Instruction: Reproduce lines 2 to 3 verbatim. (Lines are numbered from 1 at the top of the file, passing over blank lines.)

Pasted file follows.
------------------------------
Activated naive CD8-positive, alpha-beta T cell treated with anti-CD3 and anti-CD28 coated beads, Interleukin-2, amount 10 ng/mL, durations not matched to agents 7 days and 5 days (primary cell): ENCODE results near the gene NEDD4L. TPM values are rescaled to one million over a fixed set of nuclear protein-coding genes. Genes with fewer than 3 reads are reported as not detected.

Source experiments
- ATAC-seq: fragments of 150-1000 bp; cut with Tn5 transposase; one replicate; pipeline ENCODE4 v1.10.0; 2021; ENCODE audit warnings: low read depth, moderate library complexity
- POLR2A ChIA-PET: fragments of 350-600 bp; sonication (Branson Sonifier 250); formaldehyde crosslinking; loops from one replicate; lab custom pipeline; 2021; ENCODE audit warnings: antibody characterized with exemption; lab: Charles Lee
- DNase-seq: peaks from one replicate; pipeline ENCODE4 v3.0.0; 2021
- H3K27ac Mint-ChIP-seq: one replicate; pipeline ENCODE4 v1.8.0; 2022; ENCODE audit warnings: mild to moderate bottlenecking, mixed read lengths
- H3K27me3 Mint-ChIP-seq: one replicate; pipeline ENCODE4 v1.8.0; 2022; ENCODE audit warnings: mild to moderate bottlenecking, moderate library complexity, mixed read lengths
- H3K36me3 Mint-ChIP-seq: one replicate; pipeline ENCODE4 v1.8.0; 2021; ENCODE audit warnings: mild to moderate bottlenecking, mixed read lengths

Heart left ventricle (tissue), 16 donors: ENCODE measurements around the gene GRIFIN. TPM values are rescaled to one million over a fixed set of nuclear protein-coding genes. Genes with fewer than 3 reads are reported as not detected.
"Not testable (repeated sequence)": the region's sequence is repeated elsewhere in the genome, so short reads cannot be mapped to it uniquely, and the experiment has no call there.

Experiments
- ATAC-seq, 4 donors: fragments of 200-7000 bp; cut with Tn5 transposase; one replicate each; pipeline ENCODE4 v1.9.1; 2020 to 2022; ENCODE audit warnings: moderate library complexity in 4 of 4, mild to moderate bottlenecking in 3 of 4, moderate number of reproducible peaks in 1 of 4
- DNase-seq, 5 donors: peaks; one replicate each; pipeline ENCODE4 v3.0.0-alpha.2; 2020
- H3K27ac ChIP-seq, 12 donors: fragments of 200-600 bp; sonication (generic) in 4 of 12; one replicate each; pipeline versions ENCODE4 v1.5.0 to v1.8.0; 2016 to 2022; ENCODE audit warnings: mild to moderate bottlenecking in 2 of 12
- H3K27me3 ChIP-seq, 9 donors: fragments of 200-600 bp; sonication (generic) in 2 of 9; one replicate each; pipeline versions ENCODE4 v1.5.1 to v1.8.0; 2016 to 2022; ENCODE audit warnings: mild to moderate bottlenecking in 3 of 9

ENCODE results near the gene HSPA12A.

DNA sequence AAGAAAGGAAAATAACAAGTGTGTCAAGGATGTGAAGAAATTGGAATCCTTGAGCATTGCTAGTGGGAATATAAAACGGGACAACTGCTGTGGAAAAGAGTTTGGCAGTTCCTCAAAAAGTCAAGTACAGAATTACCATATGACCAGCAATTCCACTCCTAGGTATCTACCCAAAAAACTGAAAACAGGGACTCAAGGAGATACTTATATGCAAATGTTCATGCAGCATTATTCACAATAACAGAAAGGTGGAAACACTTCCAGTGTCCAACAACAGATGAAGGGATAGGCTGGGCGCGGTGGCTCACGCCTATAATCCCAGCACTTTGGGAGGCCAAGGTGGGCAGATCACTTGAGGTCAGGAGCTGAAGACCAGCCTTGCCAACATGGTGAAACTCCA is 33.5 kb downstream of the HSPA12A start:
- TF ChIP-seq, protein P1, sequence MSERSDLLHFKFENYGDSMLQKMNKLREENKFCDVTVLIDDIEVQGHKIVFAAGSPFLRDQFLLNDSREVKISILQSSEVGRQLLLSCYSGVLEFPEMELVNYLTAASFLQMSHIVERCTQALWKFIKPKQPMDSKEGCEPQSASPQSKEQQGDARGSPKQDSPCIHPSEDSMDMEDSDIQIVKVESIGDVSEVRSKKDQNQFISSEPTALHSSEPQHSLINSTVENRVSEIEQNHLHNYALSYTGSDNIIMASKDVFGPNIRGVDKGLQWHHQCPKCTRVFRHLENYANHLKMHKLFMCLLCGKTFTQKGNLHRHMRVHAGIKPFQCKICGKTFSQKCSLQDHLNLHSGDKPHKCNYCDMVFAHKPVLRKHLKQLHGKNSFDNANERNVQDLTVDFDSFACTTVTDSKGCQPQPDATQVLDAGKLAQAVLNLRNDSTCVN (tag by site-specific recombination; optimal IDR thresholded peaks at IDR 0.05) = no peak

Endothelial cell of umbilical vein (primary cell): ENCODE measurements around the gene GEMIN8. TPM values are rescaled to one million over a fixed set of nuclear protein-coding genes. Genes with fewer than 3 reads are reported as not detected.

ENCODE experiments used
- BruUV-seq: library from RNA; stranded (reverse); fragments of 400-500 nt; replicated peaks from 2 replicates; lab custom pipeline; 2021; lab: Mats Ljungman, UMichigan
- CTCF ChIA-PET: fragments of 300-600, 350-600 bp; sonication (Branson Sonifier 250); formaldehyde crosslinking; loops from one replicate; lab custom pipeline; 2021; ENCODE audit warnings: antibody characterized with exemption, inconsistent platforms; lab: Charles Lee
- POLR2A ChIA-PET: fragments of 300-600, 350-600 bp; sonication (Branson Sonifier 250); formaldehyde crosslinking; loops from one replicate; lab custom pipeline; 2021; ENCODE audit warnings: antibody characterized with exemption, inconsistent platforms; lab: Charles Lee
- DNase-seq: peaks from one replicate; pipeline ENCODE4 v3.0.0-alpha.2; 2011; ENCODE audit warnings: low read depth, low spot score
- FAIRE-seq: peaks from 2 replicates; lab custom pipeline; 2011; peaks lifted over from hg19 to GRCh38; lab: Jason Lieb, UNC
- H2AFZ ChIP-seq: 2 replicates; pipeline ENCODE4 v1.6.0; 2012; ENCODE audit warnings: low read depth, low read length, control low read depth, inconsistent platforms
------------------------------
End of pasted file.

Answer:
Source experiments
- ATAC-seq: fragments of 150-1000 bp; cut with Tn5 transposase; one replicate; pipeline ENCODE4 v1.10.0; 2021; ENCODE audit warnings: low read depth, moderate library complexity